Last night, the Massachusetts House of Representatives voted 95-58 to pass the recently introduced bill that aims to protect transgender people against discrimination in the workplace. The bill will now head to the Senate for another vote. The vote came two days after the removal of a section that prohibited discrimination in public accommodations. As a result of this removal, some House Republicans and other critics of the bill claimed the vote a partial win but continued their criticism of the remainder of the bill. Representative Marc Lombardo was especially vocal in his disapproval of the bill, stating "it opens the door for social change that would take away the rights of hardworking men and women and parents". Governor Deval Patrick responded by saying he would sign the bill if it reached his desk and rejected his opponents' claims. He defended the bill by stating, "I don't think fairness is bad for anyone."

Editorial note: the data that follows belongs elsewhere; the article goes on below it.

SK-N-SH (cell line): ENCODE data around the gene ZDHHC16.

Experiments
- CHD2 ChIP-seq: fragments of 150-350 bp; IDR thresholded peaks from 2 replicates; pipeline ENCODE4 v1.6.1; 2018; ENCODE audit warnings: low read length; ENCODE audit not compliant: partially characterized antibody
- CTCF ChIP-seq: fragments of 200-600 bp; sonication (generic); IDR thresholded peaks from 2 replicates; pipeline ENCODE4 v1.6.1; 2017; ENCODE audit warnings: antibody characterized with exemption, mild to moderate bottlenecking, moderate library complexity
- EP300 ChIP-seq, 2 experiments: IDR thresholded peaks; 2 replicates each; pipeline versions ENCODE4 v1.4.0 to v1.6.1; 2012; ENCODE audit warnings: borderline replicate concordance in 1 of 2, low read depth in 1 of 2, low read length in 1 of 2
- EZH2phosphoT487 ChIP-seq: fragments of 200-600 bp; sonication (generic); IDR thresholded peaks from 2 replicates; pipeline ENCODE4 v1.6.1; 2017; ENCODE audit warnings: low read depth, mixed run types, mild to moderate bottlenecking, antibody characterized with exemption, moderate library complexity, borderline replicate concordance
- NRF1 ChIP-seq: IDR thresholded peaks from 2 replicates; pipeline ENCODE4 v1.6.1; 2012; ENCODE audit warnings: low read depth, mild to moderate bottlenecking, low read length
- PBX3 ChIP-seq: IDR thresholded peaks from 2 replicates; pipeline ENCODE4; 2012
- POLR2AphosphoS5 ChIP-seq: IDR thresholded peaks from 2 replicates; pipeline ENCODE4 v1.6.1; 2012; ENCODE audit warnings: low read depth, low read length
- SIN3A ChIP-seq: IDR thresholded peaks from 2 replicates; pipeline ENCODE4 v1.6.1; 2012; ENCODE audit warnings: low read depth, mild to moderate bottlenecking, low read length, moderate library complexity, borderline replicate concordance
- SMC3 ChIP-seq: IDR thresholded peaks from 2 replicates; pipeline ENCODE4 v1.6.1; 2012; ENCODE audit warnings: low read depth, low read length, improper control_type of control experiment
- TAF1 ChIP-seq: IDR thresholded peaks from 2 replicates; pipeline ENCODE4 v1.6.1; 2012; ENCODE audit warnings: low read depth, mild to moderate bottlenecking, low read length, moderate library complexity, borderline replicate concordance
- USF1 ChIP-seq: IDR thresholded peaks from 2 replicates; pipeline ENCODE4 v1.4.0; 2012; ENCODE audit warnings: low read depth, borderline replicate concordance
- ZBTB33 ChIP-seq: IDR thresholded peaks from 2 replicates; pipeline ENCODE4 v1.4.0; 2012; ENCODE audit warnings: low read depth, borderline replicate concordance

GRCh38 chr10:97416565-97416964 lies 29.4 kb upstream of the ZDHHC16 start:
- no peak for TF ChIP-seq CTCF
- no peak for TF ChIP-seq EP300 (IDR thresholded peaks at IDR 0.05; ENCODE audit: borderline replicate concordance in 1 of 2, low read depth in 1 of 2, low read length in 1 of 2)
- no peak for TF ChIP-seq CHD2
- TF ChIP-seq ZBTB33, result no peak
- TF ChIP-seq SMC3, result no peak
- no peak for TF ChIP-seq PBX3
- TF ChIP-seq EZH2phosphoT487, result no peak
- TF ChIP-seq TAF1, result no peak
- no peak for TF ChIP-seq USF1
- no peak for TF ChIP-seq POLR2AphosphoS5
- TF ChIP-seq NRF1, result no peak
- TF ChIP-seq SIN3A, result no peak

I would tell Representative Lombardo that arguing against an equal rights bill because of fear that it will hurt businesses is a dangerous position. It opens the door to justifying all types of discrimination. Certainly, a Southern business owner in the 1950s could claim that by allowing blacks to shop at his store, or by employing blacks, he would drive away white customers. Today, some business owners might claim that employing an openly gay customer service employee could drive away customers. One should always be careful before citing the potential biases of customers as a reason to deny equal opportunity in employment.